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    Superintendent Denise Juneau's Journal February 14
    Posted on 02/14/2020

    I hear you and we will do better

    I want to start this week's newsletter by saying I'm sorry.

    Last night, families, students, and community members attended a community meeting regarding teacher misconduct. Thank you to those who attended for sharing your frustrations and disappointment. I heard you and Seattle Public Schools must and will do better.

    It is unacceptable for any student in Seattle Public Schools to be unsafe or feel unwelcome in their classroom. I'm sorry that any student has experienced this in our district. I promise we will fix this.

    I am committed to listening to our students, family, and community and working in partnership to create safe, welcoming school environments for our students each and every day.

    Powerful Student Leadership During #BlackLivesMatterAtSchool Week

    I had the privilege of attending a powerful, student-designed and led assembly at Garfield High School last Thursday for Black Lives Matter at School Week. This was one of many events across the district to celebrate and affirm the lives of our students. From poetry, song, and dialogue, students at Garfield shared their truth and lifted their voices for justice and change.

    As superintendent, there are moments to lead and there are moments to listen. Many teachers use the 70-30 rule in the classroom, to listen 70 percent of the time and instruct 30 percent. I try to take this into account in my work as well – to listen to our students and let them lead.

    Three students dance on stage during a school assemblyThis past week was filled with frank conversations and true leadership from our students. At Rainier Beach High School, students hosted the Young, Gifted, and Black Showcase, which featured incredibly talented students from across the district, including a panel of Black high school students called “The Youth are The Truth.”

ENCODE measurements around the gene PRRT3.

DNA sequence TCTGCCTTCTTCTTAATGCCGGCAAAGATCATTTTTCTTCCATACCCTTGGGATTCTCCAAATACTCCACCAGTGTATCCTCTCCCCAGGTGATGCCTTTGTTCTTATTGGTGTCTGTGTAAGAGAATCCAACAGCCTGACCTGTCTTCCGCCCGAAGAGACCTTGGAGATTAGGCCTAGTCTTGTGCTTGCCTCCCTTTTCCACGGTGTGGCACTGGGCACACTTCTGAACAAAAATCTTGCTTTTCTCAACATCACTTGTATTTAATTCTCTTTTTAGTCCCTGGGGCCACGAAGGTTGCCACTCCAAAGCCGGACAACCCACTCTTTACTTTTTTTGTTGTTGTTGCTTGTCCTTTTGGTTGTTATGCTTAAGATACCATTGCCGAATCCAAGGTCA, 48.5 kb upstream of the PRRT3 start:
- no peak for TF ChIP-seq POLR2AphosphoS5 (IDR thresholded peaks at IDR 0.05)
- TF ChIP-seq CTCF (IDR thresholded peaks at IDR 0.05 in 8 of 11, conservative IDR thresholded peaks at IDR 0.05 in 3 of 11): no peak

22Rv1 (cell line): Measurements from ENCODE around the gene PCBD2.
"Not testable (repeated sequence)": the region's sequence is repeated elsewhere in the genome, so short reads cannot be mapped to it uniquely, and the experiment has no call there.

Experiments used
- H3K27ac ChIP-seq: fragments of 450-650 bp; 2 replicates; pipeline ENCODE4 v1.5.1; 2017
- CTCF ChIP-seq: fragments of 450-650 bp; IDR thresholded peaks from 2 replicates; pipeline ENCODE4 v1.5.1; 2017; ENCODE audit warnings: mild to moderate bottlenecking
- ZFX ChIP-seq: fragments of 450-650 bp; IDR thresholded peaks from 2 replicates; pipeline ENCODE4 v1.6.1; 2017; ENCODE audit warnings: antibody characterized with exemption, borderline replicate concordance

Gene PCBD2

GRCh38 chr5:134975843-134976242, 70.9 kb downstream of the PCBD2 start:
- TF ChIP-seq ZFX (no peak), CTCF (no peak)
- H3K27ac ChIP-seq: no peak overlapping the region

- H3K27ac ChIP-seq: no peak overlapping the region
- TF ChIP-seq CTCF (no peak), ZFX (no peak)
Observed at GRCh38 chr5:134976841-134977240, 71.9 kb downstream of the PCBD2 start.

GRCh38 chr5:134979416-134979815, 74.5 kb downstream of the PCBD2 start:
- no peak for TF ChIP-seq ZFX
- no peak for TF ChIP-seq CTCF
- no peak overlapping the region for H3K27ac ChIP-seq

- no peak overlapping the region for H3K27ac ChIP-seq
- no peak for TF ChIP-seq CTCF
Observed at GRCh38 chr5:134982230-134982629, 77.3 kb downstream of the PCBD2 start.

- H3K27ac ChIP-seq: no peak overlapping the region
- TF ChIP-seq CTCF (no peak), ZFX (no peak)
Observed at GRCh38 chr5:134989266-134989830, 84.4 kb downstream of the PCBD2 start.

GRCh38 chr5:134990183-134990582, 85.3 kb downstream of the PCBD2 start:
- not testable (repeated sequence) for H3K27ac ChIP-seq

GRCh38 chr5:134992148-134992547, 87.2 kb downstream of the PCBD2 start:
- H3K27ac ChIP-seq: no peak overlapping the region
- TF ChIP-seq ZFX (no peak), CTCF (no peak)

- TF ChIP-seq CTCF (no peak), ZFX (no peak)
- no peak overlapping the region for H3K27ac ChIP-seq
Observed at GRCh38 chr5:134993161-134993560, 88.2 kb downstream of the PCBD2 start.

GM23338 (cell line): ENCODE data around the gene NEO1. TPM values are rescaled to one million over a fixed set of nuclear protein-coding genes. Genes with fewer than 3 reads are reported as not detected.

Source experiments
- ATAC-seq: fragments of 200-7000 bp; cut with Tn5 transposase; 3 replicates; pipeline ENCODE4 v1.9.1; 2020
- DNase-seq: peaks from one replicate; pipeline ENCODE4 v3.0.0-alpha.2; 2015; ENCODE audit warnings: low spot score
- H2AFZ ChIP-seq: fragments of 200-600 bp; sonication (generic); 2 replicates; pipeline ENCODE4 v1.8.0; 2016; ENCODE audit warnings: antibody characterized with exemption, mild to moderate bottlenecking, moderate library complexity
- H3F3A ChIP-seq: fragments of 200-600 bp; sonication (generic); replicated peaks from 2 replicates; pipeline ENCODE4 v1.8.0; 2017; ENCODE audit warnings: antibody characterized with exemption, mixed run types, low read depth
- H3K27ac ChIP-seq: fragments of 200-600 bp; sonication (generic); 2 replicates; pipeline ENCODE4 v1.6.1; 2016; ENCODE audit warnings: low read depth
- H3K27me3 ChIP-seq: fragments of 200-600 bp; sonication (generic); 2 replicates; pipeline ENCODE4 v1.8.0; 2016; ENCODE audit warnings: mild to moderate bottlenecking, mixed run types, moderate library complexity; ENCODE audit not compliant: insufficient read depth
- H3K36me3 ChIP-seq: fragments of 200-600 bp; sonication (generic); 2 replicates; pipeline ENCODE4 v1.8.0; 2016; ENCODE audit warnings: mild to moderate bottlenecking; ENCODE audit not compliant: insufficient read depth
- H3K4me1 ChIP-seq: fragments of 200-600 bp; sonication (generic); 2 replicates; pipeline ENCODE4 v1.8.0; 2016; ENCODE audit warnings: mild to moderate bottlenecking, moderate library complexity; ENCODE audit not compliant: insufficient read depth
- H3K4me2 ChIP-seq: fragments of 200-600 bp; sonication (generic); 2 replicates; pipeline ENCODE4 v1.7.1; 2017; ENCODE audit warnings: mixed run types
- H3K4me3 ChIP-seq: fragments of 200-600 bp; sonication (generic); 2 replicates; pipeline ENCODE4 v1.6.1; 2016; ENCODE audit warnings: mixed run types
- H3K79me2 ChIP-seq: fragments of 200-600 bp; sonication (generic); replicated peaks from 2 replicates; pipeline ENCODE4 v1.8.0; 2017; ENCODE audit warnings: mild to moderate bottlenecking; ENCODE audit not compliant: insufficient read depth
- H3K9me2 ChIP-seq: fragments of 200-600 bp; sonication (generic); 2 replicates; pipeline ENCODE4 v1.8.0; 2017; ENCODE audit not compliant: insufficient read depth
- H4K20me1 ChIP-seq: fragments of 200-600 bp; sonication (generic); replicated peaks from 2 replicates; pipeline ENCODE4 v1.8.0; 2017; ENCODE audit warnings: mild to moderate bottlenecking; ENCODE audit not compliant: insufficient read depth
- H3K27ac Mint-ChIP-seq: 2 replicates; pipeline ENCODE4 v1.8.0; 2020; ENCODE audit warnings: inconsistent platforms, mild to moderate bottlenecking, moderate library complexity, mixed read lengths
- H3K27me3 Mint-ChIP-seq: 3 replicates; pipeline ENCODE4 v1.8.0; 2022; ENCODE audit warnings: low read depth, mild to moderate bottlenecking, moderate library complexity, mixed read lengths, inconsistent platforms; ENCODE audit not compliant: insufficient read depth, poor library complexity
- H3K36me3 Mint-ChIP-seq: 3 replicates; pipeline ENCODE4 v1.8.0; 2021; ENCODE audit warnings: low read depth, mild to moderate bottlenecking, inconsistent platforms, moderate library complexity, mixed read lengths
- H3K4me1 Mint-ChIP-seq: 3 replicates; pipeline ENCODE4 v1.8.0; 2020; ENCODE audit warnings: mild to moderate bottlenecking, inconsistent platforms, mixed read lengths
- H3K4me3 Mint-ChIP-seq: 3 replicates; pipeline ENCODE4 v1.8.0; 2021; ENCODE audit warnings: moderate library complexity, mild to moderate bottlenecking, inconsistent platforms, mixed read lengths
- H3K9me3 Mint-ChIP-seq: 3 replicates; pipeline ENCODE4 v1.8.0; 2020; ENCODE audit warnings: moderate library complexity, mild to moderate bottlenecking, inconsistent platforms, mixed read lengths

At Emerson Elementary, fifth grade students created posters to reflect causes they believe in and participated in a march around the school to learn about the historical and current importance of marching to show unity towards positive change.

    When visiting Decatur Elementary this week, I saw teachers including Black Lives Matter at School Week curriculum in their lessons. Many of the classrooms displayed “I can explain how redlining affects schools and leads to ongoing examples of racism” as a learning target for students.

    Each and every day, our students are bringing excellence to their classrooms, schools, and communities. And they are asking us to create a system that supports that excellence and allows them to thrive. Black Lives Matter at School Week is an opportunity for us to reflect how, as a district, we can work with students to change broken systems and undo legacies of racism in public education.

    Seattle Public Schools is committed to this work. Through our five-year strategic plan, Seattle Excellence, our entire district – from the bus stop to board room – is laser-focused on actively addressing racism in our educational system.

    Black Lives Matter at School Week teaches the important and crucial message that Black lives matter, not just for this week, but each and every day in SPS. So, while the week is over, the work is not.

    Thank you to the SPS Ethnic Studies Advisory Group, the Seattle Education Association, and all the staff, educators, administrators, students, and families who supported student learning and advocacy during Black Lives Matter at School Week.

    I look forward to continuing to listen and work with our students in the pursuit of educational justice and #SeattleExcellence.